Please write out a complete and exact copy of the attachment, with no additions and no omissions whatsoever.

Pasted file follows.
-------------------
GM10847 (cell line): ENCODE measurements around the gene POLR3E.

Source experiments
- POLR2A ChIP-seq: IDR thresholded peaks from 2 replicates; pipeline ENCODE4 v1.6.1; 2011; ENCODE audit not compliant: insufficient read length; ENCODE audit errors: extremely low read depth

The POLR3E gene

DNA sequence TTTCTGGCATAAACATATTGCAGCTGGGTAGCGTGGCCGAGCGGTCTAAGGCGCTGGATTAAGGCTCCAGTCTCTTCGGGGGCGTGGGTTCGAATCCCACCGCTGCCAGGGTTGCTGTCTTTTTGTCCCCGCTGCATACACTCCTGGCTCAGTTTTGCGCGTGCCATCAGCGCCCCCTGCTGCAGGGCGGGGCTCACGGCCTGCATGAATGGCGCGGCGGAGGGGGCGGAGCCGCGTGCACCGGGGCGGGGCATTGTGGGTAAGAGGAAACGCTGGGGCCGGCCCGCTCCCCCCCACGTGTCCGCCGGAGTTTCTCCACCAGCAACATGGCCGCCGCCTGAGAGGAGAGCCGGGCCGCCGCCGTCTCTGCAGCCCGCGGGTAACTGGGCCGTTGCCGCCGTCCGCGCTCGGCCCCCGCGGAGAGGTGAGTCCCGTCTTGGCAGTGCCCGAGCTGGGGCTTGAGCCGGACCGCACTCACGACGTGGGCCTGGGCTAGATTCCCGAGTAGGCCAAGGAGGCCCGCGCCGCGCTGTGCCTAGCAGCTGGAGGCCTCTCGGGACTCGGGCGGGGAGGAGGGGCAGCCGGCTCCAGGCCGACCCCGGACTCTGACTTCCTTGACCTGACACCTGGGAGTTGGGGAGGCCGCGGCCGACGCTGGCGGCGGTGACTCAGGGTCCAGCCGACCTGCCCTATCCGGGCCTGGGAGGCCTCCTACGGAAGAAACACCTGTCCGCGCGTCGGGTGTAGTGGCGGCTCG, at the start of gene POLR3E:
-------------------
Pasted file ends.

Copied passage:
GM10847 (cell line): ENCODE measurements around the gene POLR3E.

Source experiments
- POLR2A ChIP-seq: IDR thresholded peaks from 2 replicates; pipeline ENCODE4 v1.6.1; 2011; ENCODE audit not compliant: insufficient read length; ENCODE audit errors: extremely low read depth

The POLR3E gene

DNA sequence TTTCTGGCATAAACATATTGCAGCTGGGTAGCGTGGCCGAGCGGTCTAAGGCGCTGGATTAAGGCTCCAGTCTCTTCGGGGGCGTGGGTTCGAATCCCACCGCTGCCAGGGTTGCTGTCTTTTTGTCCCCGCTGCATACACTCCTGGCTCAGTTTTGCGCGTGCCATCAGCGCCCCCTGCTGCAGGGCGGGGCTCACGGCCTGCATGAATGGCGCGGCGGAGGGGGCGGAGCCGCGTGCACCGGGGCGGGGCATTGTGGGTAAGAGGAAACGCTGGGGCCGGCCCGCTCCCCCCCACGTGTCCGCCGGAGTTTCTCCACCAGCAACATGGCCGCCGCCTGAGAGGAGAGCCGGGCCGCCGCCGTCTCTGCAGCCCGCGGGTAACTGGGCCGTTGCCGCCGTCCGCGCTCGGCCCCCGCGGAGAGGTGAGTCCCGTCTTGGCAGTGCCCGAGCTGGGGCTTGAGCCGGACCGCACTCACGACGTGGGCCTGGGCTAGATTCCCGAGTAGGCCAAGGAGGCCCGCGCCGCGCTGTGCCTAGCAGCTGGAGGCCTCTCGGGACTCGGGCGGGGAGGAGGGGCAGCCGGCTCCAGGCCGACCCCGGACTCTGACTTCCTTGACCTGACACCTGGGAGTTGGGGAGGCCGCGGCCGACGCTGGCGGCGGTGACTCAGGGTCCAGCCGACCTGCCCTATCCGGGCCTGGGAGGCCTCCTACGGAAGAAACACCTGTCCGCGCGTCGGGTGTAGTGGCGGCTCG, at the start of gene POLR3E: